Chia seed (Salvia hispanica) is a rich source of linolenic acid and linoleic acid and was shown to inhibit melanin biosynthesis in melan-a-cells. When combined with pomegranate fruit extract the chia seed extract inhibited melanin production, possibly through downregulated expression of genes related to melanin synthesis (Tyr, Tyrp1, and Mc1r).
Natural Treatments for Hyperpigmentation
Other natural substances have also been found to affect melanin production. These include substances that reduce melanin synthesis by inhibiting melanosome transfer, such as niacinamide (vitamin B3), lecithins, and soybean milk extracts. Other skin-lightening agents work to reduce melanin production through post-transcriptional control of tyrosinase, such as LA, ALA, and phospholipase D2.
Other skin-lightening agents inhibit tyrosinase activity, and include:
- Arbutin (found in bearberry/uva ursi)
- Kojic acid (derived from fungi such as Aspergillus oryzae)
- Phenolic compounds
- Ellagic acid (found in blackberries, cranberries, pecans, pomegranates, raspberries, strawberries, walnuts, wolfberries, and grapes)
- Oxyresveratrol (found in white mulberry and the heartwood of Artocarpus lakoocha)
- Resveratrol (found in red grapes)
- Aloesin (from aloe vera).
Additionally, glucosamine may have a skin-lightening effect by inhibiting tyrosinase maturation, as might calcium d-pantetheine- S-sulphonate.
A range of synthetic chemicals appear in skin-lightening creams and many of these have been found to help decrease melanin synthesis and to increase the elimination of existing melanin to treat hyperpigmentation. Unfortunately, some formulations contain parabens, phthalates, and other chemicals that can have harmful effects on the skin and actually increase sun-induced skin damage and sensitivity to ultraviolet light.
When choosing a natural skin-lightening cream to treat areas of hyperpigmentation it is important to check the ingredients of any product and see if there is any real evidence for the effectiveness of the active ingredients.
Some products contain so little of a so-called active component that they are unlikely to be helpful. Others may contain chemicals that counteract any benefits from the key ingredients. Treating hyperpigmented skin also necessitates reducing exposure to the sun in order to decrease melanin production. The use of sunscreen on hyperpigmented areas can help, as can covering up with UV-proof clothing and/or staying in the shade whenever possible.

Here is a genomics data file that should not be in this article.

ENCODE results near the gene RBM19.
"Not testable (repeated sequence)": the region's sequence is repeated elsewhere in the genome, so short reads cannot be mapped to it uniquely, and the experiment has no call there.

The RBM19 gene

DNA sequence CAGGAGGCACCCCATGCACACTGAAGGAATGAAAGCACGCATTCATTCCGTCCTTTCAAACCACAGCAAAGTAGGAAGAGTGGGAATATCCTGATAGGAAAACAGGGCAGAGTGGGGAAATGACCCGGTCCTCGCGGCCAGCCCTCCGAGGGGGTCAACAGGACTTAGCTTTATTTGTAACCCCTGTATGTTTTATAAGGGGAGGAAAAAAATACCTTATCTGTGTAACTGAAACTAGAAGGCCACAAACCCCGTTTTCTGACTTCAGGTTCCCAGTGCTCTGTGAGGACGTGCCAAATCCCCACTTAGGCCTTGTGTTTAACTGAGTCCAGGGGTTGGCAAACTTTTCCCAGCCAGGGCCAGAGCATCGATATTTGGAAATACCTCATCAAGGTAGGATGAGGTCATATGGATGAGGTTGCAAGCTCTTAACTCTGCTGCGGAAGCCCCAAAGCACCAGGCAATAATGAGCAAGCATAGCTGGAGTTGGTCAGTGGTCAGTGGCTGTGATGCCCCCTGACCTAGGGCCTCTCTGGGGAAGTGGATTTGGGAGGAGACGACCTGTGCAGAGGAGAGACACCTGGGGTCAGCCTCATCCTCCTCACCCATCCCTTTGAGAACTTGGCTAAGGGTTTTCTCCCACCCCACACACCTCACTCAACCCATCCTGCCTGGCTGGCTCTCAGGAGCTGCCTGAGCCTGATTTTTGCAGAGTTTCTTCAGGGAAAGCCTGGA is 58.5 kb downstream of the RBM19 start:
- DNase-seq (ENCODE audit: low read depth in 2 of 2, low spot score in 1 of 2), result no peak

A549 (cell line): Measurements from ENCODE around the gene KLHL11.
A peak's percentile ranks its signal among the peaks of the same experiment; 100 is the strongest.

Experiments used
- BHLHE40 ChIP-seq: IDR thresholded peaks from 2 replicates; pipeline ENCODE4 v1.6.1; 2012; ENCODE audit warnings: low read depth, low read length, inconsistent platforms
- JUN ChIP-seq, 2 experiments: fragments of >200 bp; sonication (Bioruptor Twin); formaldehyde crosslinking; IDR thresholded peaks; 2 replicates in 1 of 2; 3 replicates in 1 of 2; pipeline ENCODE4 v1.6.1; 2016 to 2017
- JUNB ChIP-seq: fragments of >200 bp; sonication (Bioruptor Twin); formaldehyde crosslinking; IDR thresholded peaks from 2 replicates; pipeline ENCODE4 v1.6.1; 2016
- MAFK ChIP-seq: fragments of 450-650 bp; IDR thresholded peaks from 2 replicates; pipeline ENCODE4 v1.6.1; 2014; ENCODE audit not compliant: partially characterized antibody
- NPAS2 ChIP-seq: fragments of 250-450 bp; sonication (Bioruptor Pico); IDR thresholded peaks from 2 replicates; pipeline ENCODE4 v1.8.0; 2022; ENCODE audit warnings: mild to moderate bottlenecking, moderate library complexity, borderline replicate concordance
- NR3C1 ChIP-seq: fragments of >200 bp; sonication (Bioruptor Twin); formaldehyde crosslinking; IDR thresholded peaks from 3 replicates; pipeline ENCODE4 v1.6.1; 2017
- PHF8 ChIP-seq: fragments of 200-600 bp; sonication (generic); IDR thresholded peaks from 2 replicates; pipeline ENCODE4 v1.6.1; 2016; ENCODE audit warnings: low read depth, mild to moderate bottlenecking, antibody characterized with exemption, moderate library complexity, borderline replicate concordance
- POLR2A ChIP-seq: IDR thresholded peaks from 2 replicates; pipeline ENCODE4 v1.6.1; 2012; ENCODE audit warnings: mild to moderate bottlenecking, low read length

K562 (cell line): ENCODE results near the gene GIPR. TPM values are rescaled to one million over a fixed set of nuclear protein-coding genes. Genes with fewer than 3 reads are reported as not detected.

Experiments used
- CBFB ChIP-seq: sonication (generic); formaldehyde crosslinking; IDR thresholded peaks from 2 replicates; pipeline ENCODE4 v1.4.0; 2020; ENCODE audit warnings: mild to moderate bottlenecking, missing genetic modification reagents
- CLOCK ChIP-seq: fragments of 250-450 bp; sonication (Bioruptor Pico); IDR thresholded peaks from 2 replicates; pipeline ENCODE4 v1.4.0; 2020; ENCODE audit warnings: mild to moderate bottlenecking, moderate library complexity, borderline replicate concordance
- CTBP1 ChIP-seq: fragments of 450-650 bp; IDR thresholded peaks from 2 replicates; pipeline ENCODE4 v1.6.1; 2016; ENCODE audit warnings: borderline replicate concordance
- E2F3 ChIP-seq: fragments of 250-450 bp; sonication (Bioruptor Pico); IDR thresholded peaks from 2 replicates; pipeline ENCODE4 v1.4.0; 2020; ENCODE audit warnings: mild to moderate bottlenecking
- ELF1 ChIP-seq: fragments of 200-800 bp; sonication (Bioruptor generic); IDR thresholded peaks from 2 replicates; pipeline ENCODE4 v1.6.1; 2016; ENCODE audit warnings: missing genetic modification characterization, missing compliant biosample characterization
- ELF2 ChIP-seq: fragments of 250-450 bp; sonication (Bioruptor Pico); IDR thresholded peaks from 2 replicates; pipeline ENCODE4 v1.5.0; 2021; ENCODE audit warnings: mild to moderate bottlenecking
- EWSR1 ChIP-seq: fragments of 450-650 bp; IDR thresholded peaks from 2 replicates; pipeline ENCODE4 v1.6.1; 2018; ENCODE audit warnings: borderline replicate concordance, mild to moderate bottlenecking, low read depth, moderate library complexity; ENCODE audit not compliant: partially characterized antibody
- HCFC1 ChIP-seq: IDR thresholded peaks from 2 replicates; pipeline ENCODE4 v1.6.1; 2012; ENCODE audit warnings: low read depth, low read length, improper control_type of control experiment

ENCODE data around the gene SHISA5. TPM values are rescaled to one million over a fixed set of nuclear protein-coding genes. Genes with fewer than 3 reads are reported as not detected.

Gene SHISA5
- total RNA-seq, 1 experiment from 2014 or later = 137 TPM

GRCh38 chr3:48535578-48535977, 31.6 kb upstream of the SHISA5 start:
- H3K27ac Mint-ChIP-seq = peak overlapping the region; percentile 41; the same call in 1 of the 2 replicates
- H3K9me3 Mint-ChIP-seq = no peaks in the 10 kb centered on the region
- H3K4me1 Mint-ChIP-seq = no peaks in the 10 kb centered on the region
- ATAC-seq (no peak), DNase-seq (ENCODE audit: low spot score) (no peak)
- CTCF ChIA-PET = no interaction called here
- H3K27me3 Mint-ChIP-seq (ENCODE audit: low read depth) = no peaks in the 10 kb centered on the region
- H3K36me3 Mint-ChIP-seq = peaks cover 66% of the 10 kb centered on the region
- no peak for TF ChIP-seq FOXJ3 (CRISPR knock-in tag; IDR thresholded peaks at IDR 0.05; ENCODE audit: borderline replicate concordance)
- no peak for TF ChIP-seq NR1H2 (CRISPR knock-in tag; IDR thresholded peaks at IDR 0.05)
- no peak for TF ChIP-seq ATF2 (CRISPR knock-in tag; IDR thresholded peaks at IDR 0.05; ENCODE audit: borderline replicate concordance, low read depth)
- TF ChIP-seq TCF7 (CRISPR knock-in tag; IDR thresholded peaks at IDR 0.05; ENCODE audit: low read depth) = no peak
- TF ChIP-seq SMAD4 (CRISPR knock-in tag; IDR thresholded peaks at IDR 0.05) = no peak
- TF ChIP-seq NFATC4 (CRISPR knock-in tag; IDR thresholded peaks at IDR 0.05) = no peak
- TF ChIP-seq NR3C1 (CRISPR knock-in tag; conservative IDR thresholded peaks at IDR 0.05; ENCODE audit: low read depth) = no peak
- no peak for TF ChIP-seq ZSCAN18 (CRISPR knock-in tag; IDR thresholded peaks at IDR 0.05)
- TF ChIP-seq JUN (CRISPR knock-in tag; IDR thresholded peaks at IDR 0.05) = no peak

Ando H, Ryu A, Hashimoto A, Oka M, Ichihashi M. (1998). Linoleic acid and alpha-linolenic acid lightens ultraviolet-induced hyperpigmentation of the skin. Arch Dermatol Res. Jul;290(7):375-81. https://www.ncbi.nlm.nih.gov/pubmed/9749992
Choi SY. (2013). Inhibitory effects of Cyrtomium fortunei J. Smith root extract on melanogenesis. Pharmacogn Mag. Jul;9(35):227-30. https://www.ncbi.nlm.nih.gov/pubmed/23930006
Lee CW, Ko HH, Chai CY, Chen WT, Lin CC, Yen FL. (2013). Effect of Artocarpus communis Extract on UVB Irradiation-Induced Oxidative Stress and Inflammation in Hairless Mice. Int J Mol Sci. 2013 Feb 12;14(2):3860-73. https://www.ncbi.nlm.nih.gov/pubmed/23403620
Chan YY, Kim KH, Cheah SH. (2011). Inhibitory effects of Sargassum polycystum on tyrosinase activity and melanin formation in B16F10 murine melanoma cells. J Ethnopharmacol. 2011 Oct 11;137(3):1183-8. https://www.ncbi.nlm.nih.gov/pubmed/21810462
Fu YT, Lee CW, Ko HH, Yen FL. (2014). Extracts of Artocarpus communis decrease a-melanocyte stimulating hormone-induced melanogenesis through activation of ERK and JNK signaling pathways. ScientificWorldJournal. Mar 5;2014:724314. https://www.ncbi.nlm.nih.gov/pubmed/24737988
Lee Y, Kim KT, Kim SS, Hur J, Ha SK, Cho CW, Choi SY. (2014). Inhibitory effects of ginseng seed on melanin biosynthesis. Pharmacogn Mag. 2014 Apr;10(Suppl 2):S272-5. https://www.ncbi.nlm.nih.gov/pubmed/24991102
Diwakar G, Rana J, Saito L, Vredeveld D, Zemaitis D, Scholten J. (2014). Inhibitory effect of a novel combination of Salvia hispanica (chia) seed and Punica granatum (pomegranate) fruit extracts on melanin production. Fitoterapia. 2014 Sep;97C:164-171. https://www.ncbi.nlm.nih.gov/pubmed/24909999
Kim, H., Choi, H-R., Kim, D-S., Park, K-C., (2012). Topical Hypopigmenting Agents for Pigmentary Disorders and Their Mechanisms of Action. Ann Dermatol. Feb 24(1): 1–6. https://www.ncbi.nlm.nih.gov/pubmed/22363147